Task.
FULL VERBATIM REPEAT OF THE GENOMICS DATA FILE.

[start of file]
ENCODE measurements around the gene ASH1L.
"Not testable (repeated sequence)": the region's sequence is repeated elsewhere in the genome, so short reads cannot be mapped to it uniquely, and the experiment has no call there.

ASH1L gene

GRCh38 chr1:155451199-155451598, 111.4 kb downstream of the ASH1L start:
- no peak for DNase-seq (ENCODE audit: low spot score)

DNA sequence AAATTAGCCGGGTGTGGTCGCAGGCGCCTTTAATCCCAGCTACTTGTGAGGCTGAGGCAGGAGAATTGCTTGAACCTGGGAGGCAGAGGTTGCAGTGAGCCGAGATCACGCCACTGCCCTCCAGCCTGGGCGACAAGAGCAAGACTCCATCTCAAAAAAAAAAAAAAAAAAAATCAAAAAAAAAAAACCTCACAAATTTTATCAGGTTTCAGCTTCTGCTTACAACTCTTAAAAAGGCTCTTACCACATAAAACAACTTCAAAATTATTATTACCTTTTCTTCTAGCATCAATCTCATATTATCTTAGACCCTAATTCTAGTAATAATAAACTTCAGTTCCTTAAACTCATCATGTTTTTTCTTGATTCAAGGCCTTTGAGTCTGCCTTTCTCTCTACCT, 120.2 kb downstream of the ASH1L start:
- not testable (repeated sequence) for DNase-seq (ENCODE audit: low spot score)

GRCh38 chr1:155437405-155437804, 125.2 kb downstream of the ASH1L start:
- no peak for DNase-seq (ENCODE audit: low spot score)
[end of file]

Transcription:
ENCODE measurements around the gene ASH1L.
"Not testable (repeated sequence)": the region's sequence is repeated elsewhere in the genome, so short reads cannot be mapped to it uniquely, and the experiment has no call there.

ASH1L gene

GRCh38 chr1:155451199-155451598, 111.4 kb downstream of the ASH1L start:
- no peak for DNase-seq (ENCODE audit: low spot score)

DNA sequence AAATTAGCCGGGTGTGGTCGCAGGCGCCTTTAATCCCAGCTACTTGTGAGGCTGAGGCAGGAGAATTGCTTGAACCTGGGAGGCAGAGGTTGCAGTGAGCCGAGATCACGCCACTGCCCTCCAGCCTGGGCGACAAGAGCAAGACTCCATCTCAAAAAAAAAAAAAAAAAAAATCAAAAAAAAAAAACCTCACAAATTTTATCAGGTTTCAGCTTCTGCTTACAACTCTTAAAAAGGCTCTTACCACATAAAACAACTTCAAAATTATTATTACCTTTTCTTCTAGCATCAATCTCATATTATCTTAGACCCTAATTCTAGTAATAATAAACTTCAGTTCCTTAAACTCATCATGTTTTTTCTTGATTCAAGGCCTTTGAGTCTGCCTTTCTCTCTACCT, 120.2 kb downstream of the ASH1L start:
- not testable (repeated sequence) for DNase-seq (ENCODE audit: low spot score)

GRCh38 chr1:155437405-155437804, 125.2 kb downstream of the ASH1L start:
- no peak for DNase-seq (ENCODE audit: low spot score)